NEBRASKAThis “little” film shuffles along at a leisurely pace, without a lot of the frills, thrills or spills that usually mark box-office champs. Yet it’s up for five other 2014 Oscars: Best Picture, plus nominations for June Squibb (Supporting Actress), who plays Woody’s tart-tongued war horse of a wife; veteran cinematographer Phedon Papamichael, whose black-and-white vistas often look like fine-art photographic prints; writer Bob Nelson, who provided the wit, warmth and humanity of the screenplay; and director Alexander Payne (The Descendants, Sideways, About Schmidt, Election), a native of Omaha, whose affinity for the empty, wide-open spaces and deadpan social cadences of the Midwest shows in the authenticity of every scene, every conversation, and every character, and in the way he gradually reveals the details, wrinkles and folds of the story.

It’s a story of a simple road trip that becomes something much bigger, much broader, and much deeper—a tale of fathers and sons and families, of generosity and grudges, of old memories and youthful frolics, of the many shades of grey in the wide spectrum of love.

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“He doesn’t need a nursing home,” David tells his brother (Bob Odenkirk, of TV’s Breaking Bad). “He just needs something to live for.”

It’s got six shots at taking home an Oscar this year. But even if doesn’t, this wonderful, warmhearted winter gem of a film is already a big winner, especially for anyone fortunate enough to see it.

—Neil Pond, American Profile Magazine

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Guy Meets Gigabyte

A surprisingly sweet, audaciously witty, somewhat weird and ultimately warmhearted ‘what if’ about love in the not-so-far future

HER

Her

Starring Joaquin Phoenix, Amy Adams and the voice of Scarlett Johansson

Directed by Spike Jonze

R, 126 min.

Can you love someone who isn’t really anyone? That’s one of the questions at the heart of Her, in which a lonely writer in the not-so-distant future develops a romantic relationship with the operating system of his computer.

Think of Siri, the speech-recognition software that comes with an iPhone, or the “voice” that narrates routes mapped out by your vehicle’s GPS navigational device.

Only Samantha (voiced by Scarlett Johansson), the first of an advanced new operating system (OS) product line, is much more than just a voice. She has personality and a powerful “artificial intelligence,” and she immediately begins to wow her new owner Theodore (Joaquin Phoenix) with attention to his every need. She proofreads his work, composes music for their moments together, helps him play his favorite holographic videogame and sends him dirty-minded doodles that make him laugh.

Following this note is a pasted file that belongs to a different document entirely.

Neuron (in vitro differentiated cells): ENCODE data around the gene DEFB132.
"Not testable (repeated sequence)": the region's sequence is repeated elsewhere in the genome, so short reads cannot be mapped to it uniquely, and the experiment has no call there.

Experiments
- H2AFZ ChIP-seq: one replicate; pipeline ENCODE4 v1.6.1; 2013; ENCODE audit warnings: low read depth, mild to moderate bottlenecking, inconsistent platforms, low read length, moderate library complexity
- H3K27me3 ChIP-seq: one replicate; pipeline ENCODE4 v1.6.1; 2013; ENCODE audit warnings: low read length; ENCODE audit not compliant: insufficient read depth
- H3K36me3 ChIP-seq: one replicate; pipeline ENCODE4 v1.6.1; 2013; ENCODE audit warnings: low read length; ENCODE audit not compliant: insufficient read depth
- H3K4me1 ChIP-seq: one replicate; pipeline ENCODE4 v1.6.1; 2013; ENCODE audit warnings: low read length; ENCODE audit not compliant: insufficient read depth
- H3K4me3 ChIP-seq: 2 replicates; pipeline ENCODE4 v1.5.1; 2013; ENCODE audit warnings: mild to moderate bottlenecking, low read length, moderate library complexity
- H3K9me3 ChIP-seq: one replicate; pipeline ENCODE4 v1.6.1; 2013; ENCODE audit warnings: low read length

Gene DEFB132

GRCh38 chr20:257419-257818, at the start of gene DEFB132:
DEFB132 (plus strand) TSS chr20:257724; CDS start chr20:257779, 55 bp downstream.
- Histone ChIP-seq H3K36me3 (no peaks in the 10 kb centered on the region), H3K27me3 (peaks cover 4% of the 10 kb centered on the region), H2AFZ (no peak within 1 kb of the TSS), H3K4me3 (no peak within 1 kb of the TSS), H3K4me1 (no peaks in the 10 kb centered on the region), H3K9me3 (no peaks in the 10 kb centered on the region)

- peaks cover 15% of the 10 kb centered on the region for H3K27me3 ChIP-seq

HERSamantha “gets” Theo—understands him, relates to him—like no flesh-and-blood woman ever got him before. Soon enough, he begins to develop feelings for “her.”

Written and directed by Spike Jonze (Where The Wild Things Are, Being John Malcovich, Adaptation) Her takes an old-fashioned romantic convention—guy meets girl—and runs it through an innovative wavelength of sci-fi wi-fi that at the same time doesn’t seem all that out of sync with today. We never know when it takes place—presumably, it’s only a couple of decades from now—but its scenes of people walking around with ear buds, constantly speaking commands for their portable devices to check email or play songs, look oddly contemporary.

Jonze’s movie—nominated for four upcoming Academy Awards, including Best Picture—raises issues about relationships, intimacy, isolation, jealousy, sensory experience, and our connections to the technologies on which our lives have increasingly come to rely. Phoenix gives his usual standout, immersive performance in a very tricky role, playing to a co-star who isn’t really “there” in a physical sense.

As for Samantha, heard but never seen, Johansson is mesmerizing, a warm, sensual, palpable “presence” that moves from Theo’s head into his heart, re-awakening him in every way

_DSC2097.tifAmy Adams frumps down her recent firecracker role in American Hustle to play Theo’s old college friend with love problems of her own, and Rooney Mara portrays his soon-to-be ex-wife, scoffing at his inability to find and date a “real woman.” Theo’s co-worker (Chris Pratt from TV’s Parks and Recreation), however, doesn’t bat an eye when he finds out his girlfriend is an OS. Olivia Wilde has one scene as a date with doubts about Theo’s abilities to commit.

At one point, Theodore plays a ukulele and plunks out a song for Samantha. It’s a charming little tune about being “a million miles away” with the one you love. The very idea of a guy head-over-heels with a female voice coming out of a device in his shirt pocket may seem, indeed, w-a-a-ay out there. But Spike Jonze’s surprisingly sweet, audaciously witty, somewhat weird and ultimately warmhearted “what if” makes you wonder if it’s not so far off, after all.

—Neil Pond, American Profile Magazine